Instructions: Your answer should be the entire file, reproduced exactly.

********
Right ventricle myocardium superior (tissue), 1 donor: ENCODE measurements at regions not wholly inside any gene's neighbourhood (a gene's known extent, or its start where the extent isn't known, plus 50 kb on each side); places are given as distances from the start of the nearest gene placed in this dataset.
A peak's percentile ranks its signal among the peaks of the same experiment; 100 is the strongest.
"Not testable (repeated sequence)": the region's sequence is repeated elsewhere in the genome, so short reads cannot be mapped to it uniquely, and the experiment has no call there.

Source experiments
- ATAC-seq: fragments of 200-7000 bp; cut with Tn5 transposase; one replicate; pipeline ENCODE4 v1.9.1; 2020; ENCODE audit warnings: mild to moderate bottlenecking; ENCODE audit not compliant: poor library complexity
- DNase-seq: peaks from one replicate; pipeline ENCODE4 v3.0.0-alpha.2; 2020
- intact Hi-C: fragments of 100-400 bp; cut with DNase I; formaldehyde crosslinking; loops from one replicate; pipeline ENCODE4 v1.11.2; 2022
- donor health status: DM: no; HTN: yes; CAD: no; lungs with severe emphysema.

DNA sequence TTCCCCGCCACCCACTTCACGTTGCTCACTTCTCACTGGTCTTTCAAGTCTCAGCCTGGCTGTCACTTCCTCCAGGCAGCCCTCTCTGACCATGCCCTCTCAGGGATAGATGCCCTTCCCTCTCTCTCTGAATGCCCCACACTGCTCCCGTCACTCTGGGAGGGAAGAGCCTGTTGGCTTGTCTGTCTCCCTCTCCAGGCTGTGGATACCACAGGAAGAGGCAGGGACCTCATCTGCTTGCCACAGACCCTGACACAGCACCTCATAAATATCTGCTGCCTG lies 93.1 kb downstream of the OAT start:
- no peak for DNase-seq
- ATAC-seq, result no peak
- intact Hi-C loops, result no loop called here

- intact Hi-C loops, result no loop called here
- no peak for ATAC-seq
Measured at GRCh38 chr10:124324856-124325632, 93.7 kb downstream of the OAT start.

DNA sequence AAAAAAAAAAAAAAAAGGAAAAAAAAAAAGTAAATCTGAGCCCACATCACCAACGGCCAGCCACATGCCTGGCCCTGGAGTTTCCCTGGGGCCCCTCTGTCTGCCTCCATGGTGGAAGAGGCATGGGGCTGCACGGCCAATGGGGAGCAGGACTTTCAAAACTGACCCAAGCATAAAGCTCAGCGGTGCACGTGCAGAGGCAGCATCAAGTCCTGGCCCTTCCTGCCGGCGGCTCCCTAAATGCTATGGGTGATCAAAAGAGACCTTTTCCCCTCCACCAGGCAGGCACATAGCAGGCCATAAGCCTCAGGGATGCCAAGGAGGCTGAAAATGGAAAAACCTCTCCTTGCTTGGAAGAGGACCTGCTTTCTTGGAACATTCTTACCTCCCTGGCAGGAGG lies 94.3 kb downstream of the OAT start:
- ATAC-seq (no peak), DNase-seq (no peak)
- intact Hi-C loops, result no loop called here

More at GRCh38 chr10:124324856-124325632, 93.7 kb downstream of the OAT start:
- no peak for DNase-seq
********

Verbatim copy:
Right ventricle myocardium superior (tissue), 1 donor: ENCODE measurements at regions not wholly inside any gene's neighbourhood (a gene's known extent, or its start where the extent isn't known, plus 50 kb on each side); places are given as distances from the start of the nearest gene placed in this dataset.
A peak's percentile ranks its signal among the peaks of the same experiment; 100 is the strongest.
"Not testable (repeated sequence)": the region's sequence is repeated elsewhere in the genome, so short reads cannot be mapped to it uniquely, and the experiment has no call there.

Source experiments
- ATAC-seq: fragments of 200-7000 bp; cut with Tn5 transposase; one replicate; pipeline ENCODE4 v1.9.1; 2020; ENCODE audit warnings: mild to moderate bottlenecking; ENCODE audit not compliant: poor library complexity
- DNase-seq: peaks from one replicate; pipeline ENCODE4 v3.0.0-alpha.2; 2020
- intact Hi-C: fragments of 100-400 bp; cut with DNase I; formaldehyde crosslinking; loops from one replicate; pipeline ENCODE4 v1.11.2; 2022
- donor health status: DM: no; HTN: yes; CAD: no; lungs with severe emphysema.

DNA sequence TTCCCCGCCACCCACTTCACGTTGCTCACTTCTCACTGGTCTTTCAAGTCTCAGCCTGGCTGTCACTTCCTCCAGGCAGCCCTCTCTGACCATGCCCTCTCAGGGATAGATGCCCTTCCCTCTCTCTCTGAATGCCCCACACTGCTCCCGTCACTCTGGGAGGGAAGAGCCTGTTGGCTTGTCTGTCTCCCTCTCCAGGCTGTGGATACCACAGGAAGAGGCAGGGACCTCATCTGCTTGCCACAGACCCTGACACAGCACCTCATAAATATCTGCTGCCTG lies 93.1 kb downstream of the OAT start:
- no peak for DNase-seq
- ATAC-seq, result no peak
- intact Hi-C loops, result no loop called here

- intact Hi-C loops, result no loop called here
- no peak for ATAC-seq
Measured at GRCh38 chr10:124324856-124325632, 93.7 kb downstream of the OAT start.

DNA sequence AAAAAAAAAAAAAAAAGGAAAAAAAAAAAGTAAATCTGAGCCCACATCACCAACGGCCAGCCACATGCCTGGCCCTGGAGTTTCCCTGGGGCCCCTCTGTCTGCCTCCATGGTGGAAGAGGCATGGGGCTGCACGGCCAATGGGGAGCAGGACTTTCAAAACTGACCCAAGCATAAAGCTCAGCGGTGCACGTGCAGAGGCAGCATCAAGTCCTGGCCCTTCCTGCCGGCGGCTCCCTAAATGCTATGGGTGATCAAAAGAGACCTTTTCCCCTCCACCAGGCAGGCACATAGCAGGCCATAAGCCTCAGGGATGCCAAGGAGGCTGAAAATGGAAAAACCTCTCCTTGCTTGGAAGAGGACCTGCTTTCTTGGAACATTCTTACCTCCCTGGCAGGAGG lies 94.3 kb downstream of the OAT start:
- ATAC-seq (no peak), DNase-seq (no peak)
- intact Hi-C loops, result no loop called here

More at GRCh38 chr10:124324856-124325632, 93.7 kb downstream of the OAT start:
- no peak for DNase-seq